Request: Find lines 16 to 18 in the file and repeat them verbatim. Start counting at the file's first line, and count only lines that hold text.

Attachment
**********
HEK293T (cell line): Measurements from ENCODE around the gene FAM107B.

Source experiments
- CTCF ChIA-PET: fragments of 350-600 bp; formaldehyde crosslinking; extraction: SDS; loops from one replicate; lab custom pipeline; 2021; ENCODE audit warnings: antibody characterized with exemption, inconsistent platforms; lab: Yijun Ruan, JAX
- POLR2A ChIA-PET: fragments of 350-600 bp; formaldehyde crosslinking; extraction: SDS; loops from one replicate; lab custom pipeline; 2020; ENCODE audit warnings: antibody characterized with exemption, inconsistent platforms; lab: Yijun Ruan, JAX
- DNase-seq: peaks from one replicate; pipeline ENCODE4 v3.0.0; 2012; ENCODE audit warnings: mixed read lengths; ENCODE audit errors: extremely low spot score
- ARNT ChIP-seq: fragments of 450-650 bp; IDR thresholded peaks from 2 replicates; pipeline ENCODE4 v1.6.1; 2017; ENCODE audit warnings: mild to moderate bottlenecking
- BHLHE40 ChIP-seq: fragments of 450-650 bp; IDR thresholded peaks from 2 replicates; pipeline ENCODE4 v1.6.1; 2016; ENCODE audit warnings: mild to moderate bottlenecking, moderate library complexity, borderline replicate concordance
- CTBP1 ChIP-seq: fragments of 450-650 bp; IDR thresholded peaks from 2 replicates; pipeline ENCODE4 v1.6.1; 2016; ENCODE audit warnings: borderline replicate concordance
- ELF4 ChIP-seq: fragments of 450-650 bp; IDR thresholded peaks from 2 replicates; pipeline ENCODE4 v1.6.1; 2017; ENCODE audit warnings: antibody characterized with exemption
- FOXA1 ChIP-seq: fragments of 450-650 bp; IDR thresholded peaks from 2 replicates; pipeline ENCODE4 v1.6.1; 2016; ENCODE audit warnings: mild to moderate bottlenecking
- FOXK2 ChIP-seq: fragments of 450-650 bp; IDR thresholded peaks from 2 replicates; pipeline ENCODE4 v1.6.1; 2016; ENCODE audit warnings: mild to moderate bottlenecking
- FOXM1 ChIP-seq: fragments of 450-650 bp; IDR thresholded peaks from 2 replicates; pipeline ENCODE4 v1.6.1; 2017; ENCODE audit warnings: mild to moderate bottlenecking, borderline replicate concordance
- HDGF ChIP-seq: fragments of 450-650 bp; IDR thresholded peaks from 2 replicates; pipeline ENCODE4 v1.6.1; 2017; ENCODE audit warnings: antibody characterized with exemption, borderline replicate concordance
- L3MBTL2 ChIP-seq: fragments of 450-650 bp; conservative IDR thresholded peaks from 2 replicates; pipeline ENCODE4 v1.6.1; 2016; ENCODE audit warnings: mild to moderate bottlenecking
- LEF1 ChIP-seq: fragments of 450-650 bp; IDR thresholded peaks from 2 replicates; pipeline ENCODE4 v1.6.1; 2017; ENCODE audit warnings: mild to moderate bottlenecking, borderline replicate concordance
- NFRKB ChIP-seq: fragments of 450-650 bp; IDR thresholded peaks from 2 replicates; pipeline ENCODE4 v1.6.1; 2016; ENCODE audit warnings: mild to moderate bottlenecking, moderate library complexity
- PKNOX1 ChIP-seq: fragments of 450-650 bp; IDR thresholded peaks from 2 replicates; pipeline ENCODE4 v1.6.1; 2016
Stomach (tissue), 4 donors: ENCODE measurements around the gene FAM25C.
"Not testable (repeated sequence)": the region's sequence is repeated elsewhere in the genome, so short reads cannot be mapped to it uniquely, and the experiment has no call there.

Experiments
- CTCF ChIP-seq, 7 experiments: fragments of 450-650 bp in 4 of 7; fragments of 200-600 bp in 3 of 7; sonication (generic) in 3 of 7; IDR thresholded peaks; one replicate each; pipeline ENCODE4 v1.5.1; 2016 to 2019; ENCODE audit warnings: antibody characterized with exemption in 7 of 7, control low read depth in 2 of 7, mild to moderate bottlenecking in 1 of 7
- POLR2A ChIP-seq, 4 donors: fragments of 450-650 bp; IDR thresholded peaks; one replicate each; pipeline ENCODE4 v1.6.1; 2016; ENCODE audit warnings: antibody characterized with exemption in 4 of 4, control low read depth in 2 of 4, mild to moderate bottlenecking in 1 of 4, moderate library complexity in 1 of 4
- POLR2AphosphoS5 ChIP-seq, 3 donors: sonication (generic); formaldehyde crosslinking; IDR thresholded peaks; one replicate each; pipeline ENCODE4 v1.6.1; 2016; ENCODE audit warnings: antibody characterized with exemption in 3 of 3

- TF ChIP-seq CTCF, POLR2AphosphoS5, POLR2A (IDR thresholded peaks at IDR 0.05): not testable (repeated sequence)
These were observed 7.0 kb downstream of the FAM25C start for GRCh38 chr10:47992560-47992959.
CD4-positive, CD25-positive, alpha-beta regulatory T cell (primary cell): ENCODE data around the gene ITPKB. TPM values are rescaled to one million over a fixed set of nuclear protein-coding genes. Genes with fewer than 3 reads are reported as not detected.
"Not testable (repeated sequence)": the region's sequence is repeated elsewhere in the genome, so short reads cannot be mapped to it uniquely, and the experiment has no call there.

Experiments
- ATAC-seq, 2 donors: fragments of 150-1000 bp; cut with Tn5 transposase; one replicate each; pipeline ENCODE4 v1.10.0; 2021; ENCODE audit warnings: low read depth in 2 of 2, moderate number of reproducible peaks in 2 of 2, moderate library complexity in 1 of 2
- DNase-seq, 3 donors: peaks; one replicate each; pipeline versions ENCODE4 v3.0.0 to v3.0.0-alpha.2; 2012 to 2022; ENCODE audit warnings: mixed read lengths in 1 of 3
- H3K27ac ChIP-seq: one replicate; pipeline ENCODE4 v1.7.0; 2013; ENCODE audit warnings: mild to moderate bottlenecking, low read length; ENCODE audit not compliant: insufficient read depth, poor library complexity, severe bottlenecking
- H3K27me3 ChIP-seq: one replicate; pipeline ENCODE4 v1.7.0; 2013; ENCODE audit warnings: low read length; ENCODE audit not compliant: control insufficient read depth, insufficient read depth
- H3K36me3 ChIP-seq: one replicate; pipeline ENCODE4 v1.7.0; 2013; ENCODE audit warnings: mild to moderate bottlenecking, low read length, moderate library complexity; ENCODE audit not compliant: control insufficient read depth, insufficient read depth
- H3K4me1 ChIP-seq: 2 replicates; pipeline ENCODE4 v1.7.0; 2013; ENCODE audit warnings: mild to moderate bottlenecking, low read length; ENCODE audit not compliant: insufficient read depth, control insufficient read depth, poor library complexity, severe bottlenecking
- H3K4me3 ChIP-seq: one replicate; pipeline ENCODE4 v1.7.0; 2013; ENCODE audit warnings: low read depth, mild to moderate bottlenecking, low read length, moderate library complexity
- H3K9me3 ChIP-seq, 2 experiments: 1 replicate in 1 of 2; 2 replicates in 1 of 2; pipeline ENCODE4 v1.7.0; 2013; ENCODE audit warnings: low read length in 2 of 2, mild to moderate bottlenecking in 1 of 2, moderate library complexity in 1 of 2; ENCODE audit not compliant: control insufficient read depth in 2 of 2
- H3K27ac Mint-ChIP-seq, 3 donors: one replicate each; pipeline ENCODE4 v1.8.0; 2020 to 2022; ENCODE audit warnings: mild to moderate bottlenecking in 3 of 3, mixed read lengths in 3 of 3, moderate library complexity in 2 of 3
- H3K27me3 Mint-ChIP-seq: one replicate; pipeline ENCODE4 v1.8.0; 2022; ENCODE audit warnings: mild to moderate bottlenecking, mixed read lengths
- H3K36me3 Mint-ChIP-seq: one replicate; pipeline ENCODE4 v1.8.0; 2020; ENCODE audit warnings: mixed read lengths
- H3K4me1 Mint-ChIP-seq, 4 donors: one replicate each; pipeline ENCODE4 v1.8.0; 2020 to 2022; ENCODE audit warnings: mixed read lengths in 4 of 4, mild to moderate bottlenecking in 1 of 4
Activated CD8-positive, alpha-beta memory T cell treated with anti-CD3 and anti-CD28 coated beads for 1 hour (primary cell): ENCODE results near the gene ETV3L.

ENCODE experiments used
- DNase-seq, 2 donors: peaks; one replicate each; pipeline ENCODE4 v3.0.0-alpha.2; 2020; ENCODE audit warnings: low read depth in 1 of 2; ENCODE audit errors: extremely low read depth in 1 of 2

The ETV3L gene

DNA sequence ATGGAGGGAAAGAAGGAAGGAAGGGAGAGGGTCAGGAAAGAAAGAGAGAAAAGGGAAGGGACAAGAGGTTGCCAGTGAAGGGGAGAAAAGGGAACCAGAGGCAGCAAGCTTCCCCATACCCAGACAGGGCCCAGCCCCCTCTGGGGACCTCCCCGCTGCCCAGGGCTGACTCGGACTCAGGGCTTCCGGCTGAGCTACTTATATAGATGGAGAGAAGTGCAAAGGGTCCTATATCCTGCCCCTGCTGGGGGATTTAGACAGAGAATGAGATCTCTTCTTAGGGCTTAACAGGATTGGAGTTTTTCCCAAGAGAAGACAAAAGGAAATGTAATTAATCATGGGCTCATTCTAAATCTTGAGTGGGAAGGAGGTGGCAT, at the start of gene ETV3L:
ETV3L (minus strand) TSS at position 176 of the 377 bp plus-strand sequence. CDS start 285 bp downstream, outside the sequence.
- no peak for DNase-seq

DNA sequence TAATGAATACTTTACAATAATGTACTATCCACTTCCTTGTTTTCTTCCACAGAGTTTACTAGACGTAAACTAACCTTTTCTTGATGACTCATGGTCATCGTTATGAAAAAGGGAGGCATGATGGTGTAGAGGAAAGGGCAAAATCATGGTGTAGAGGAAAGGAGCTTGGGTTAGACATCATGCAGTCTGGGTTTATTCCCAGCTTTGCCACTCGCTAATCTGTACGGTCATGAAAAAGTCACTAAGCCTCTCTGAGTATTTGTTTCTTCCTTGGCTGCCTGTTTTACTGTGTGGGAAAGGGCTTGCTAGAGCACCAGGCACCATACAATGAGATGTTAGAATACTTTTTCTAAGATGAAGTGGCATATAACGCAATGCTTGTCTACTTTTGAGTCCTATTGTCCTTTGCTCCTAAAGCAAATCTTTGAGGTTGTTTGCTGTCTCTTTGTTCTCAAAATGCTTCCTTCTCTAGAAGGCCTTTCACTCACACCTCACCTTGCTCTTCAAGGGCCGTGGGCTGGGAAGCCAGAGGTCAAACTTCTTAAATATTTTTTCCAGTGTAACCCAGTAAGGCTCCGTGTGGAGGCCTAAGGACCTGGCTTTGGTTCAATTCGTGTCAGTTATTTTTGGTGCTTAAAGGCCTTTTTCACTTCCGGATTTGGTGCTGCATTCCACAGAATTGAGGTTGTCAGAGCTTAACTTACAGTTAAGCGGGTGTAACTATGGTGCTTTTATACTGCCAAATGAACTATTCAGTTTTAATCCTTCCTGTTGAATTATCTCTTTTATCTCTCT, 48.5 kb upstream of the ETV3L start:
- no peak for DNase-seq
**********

- NFRKB ChIP-seq: fragments of 450-650 bp; IDR thresholded peaks from 2 replicates; pipeline ENCODE4 v1.6.1; 2016; ENCODE audit warnings: mild to moderate bottlenecking, moderate library complexity
- PKNOX1 ChIP-seq: fragments of 450-650 bp; IDR thresholded peaks from 2 replicates; pipeline ENCODE4 v1.6.1; 2016
Stomach (tissue), 4 donors: ENCODE measurements around the gene FAM25C.